AIMS: The primary aim of the study was to compare the knee-specific functional outcome of robotic unicompartmental knee arthroplasty (rUKA) with manual total knee arthroplasty (mTKA) for the management of isolated medial compartment osteoarthritis. Secondary aims were to compare length of hospital stay, general health improvement, and satisfaction between rUKA and mTKA.
METHODS: A powered (1:3 ratio) cohort study was performed. A total of 30 patients undergoing rUKA were propensity score matched to 90 patients undergoing mTKA for isolated medial compartment arthritis. Patients were matched for age, sex, body mass index (BMI), and preoperative function. The Oxford Knee Score (OKS) and EuroQol five-dimension questionnaire (EQ-5D) were collected preoperatively and six months postoperatively. The Forgotten Joint Score (FJS) and patient satisfaction were collected six months postoperatively. Length of hospital stay was also recorded.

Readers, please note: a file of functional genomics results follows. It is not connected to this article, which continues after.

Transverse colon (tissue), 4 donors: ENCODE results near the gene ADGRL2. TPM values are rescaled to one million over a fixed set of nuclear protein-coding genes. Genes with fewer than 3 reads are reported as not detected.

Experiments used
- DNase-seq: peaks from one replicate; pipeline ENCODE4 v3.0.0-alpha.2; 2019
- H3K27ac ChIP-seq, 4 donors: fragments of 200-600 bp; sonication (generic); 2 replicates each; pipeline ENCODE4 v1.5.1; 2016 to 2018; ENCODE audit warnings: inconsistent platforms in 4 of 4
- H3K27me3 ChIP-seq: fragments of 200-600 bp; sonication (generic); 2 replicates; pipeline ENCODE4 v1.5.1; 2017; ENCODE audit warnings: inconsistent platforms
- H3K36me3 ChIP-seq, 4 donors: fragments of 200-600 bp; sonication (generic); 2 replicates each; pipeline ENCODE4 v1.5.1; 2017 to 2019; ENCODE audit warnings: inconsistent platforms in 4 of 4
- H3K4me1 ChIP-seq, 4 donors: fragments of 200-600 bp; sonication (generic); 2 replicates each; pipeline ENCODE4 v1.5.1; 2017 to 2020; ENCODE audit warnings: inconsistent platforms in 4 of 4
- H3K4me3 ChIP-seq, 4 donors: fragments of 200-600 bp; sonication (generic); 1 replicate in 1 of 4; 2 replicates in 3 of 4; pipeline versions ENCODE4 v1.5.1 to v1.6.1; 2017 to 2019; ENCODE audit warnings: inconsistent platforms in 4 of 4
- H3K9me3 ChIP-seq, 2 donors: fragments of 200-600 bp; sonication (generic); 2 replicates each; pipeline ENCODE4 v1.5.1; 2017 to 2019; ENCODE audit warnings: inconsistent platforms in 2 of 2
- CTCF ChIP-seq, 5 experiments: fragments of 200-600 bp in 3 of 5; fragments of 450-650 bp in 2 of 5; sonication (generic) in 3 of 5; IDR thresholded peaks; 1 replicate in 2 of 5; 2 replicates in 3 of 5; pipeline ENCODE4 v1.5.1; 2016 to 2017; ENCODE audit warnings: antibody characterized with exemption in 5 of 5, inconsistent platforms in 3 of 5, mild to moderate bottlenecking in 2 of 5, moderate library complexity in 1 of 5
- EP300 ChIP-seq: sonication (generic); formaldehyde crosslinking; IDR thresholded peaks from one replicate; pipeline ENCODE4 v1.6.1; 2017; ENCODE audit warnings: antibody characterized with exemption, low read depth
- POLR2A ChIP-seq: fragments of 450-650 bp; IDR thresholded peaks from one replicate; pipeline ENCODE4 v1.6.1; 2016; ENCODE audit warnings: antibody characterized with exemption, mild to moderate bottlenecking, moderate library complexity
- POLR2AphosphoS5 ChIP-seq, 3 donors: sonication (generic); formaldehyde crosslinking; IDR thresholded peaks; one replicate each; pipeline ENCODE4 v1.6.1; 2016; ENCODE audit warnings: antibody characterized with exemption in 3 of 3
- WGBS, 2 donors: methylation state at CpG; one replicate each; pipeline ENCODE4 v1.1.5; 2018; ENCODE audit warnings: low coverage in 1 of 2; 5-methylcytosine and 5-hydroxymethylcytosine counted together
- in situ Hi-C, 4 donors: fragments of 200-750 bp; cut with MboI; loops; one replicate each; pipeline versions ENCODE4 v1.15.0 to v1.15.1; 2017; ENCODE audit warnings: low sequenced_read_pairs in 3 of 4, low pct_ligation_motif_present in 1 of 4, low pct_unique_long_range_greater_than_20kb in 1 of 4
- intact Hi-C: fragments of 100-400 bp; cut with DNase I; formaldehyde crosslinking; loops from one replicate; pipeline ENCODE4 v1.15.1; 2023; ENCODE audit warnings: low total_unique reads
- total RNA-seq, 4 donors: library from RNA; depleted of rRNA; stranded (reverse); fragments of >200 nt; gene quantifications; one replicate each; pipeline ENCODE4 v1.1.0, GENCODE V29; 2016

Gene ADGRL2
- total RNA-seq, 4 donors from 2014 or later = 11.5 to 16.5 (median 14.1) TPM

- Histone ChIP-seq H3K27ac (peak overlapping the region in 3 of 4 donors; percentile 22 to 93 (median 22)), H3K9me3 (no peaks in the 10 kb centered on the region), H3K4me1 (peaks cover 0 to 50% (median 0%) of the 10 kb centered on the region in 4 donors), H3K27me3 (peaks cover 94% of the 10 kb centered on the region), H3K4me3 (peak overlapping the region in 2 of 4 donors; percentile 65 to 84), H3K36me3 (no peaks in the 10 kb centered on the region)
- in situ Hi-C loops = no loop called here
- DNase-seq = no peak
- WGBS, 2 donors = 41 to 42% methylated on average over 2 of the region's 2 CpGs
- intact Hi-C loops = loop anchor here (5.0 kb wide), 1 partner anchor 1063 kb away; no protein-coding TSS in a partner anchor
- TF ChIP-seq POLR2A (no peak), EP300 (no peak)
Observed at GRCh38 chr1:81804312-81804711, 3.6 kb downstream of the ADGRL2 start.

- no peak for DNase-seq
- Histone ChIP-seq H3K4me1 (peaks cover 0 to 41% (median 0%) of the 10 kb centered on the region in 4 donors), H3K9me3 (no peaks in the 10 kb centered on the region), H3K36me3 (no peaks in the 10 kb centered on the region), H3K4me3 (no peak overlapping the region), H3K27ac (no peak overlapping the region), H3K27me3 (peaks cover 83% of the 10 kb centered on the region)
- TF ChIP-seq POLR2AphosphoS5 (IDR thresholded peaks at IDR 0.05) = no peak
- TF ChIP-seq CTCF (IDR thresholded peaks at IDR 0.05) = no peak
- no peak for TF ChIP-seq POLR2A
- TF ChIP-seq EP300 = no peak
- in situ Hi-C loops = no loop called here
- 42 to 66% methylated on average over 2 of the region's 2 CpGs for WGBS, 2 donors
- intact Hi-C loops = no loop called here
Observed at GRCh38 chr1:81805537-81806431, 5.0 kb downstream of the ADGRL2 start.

RESULTS: There were no significant differences in the preoperative demographics (p ⩾ 0.150) or function (p ⩾ 0.230) between the groups. The six-month OKS was significantly greater in the rUKA group when compared with the mTKA group (difference 7.7, p < 0.001). There was also a greater six-month postoperative EQ-5D (difference 0.148, p = 0.002) and FJS (difference 24.2, p < 0.001) for the rUKA when compared to the mTKA. No patient was dissatisfied in the rUKA group and five (6%) were dissatisfied in the mTKA, but this was not significant (p = 0.210). Length of stay was significantly (p < 0.001) shorter in the rUKA group (median two days, interquartile range (IQR) 1 to 3) compared to the mTKA (median four days, IQR 3 to 5).
CONCLUSION: Patients with isolated medial compartment arthritis had a greater knee-specific functional outcome and generic health with a shorter length of hospital stay after rUKA when compared to mTKA.Cite this article: Bone Joint Res 2019;9(1):15-22.
|Number of pages||8|
|Journal||Bone and Joint Research|
|Publication status||Published - 8 Jan 2020|
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ASJC Scopus subject areas
- Orthopedics and Sports Medicine